People often claim that they’re appealing to reason in argumentation, but the way they reason frequently reveals more about them than the truth.
Put another way, an argument often says more about your inward passions, sensibilities, and imaginative world than what’s actually going on in the external world (a.k.a “reality”).
Put yet another way, you think you’re Socrates when you’re actually Don Quixote tilting at contingent windmills. What you take to be your lithe and biting snake of reason is actually a rope of fantasy.
As the Hindus put it, you’ve mistaken a rope for a snake.
So reason, it might be argued, is more akin to poetry than a tool for getting at the truth of matters. It’s a framing gesture; a way of aspect seeing; a way of locating your tribe (those who agree with you). It’s not (usually) a device for actually getting at the objective truth of things–or at least, if it achieves this, it does so by chance or only intermittently.
The physicist Stephen Hawking thinks we’re doing pretty good if we can arrive at what he calls “model dependent realism.” In other words, where our models match what seems to be going on in the world around us, and they work for our purposes, that’s about as close to “the ultimate truth” as we’re ever likely to get.
So reason is a form of play.
In deconstructing a person’s claim to reason, therefore, it’s thought provoking to think about the actual play that is at work; to ask a simple question: Why did this or that person start her argument where she did and stop it where she did?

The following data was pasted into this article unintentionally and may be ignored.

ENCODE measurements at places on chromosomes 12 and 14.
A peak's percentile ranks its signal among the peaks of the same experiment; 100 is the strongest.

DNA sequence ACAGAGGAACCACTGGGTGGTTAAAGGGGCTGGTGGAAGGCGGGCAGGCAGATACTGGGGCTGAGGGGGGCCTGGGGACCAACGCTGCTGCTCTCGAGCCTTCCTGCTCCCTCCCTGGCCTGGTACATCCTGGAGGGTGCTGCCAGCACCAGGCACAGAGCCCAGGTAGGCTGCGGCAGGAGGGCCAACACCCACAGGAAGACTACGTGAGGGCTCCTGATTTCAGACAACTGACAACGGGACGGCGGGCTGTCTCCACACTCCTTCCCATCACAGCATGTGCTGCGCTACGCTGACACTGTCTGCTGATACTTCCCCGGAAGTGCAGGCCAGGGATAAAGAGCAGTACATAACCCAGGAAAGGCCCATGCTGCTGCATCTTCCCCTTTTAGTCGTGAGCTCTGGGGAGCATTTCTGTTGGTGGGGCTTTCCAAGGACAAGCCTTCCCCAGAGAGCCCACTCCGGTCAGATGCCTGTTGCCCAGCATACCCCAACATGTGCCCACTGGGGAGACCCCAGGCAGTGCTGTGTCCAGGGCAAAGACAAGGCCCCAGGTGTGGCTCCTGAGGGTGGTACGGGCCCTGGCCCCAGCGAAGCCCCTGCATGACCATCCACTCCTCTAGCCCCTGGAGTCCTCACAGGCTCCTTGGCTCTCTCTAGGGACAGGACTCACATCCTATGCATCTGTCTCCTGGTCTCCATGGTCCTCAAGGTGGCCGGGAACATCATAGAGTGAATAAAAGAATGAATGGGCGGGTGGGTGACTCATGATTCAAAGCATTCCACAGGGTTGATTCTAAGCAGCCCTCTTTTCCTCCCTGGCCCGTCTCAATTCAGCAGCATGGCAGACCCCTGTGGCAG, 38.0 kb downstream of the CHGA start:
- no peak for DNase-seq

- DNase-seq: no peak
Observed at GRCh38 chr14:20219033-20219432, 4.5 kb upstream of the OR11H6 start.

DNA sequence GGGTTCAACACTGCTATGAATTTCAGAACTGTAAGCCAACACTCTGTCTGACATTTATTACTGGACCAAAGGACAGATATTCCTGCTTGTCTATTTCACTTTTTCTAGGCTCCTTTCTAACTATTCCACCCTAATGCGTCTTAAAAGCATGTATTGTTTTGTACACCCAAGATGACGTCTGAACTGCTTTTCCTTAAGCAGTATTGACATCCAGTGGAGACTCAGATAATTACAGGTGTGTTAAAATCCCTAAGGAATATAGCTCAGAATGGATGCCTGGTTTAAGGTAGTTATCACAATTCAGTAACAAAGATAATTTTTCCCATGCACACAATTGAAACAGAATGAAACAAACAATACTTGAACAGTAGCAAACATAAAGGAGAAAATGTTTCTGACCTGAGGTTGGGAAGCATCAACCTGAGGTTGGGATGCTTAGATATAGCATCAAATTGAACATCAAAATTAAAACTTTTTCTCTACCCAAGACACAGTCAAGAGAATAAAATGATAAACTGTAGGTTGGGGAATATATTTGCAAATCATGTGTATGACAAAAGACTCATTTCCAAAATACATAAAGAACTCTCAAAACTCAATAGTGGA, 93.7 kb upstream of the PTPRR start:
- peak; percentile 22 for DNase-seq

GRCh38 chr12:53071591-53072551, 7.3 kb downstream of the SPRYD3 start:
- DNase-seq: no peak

Let’s use the example of epidural injections into the spine: is it moral for a woman to get these sorts of injections to dodge pain in childbirth?
A liberal might start her reflection on this by eliminating some distinctions, which seems a perfectly reasonable thing to do: What’s the moral difference between using a condom during sex, using a sugar substitute while drinking coffee, and getting an epidural during childbirth? In each case, the body’s natural agendas and inclinations are being hijacked by technology to avoid an unwanted outcome (pregnancy, weight gain, pain).
This seems like a reasonable line of appeal–if you’re okay with the first two, you should be okay with the third–but it also leads to a liberal conclusion: epidurals are morally no worse than deploying sugar substitutes.
But how might a conservative argue?
Let’s take, for instance, the medieval religious conservative, Thomas Aquinas (1225-1274). How might he have reasoned about epidurals?
He probably would have started his reasoning with the Bible–and a rhetorical question: Do you suppose, after reading Genesis 3 (God’s curse on Eve and her female descendants after she ate of the fruit of the Tree of Knowledge is pain in childbirth), that God would approve of women avoiding His divine curse?
Seven hundred years after Aquinas’ death, I think he would have been shocked–shocked!–to learn of the subversion of God’s natural law by contemporary women–a natural law explicitly spelled out in Genesis as divine punishment. Women are supposed to suffer in childbirth–Aquinas would say. It’s natural. It’s just. They’re sinners. It reminds them of the consequences of sin.
In addition to the biblical argument, Aquinas might have also offered the following syllogism: If God had wanted women’s pelvises to be broader to let babies with big heads come out easier, he would have made them that way. God didn’t make them that way. Therefore, God wants women to experience pain in childbirth.
Again, perfectly logical. In a syllogism, if the two premises are true, the conclusion is certain.
And, again, how convenient. A conservative uses reason to reach (surprise!) a conservative conclusion.
So this is why I say that much of what passes for reason is desire. The desire to start and the desire to stop.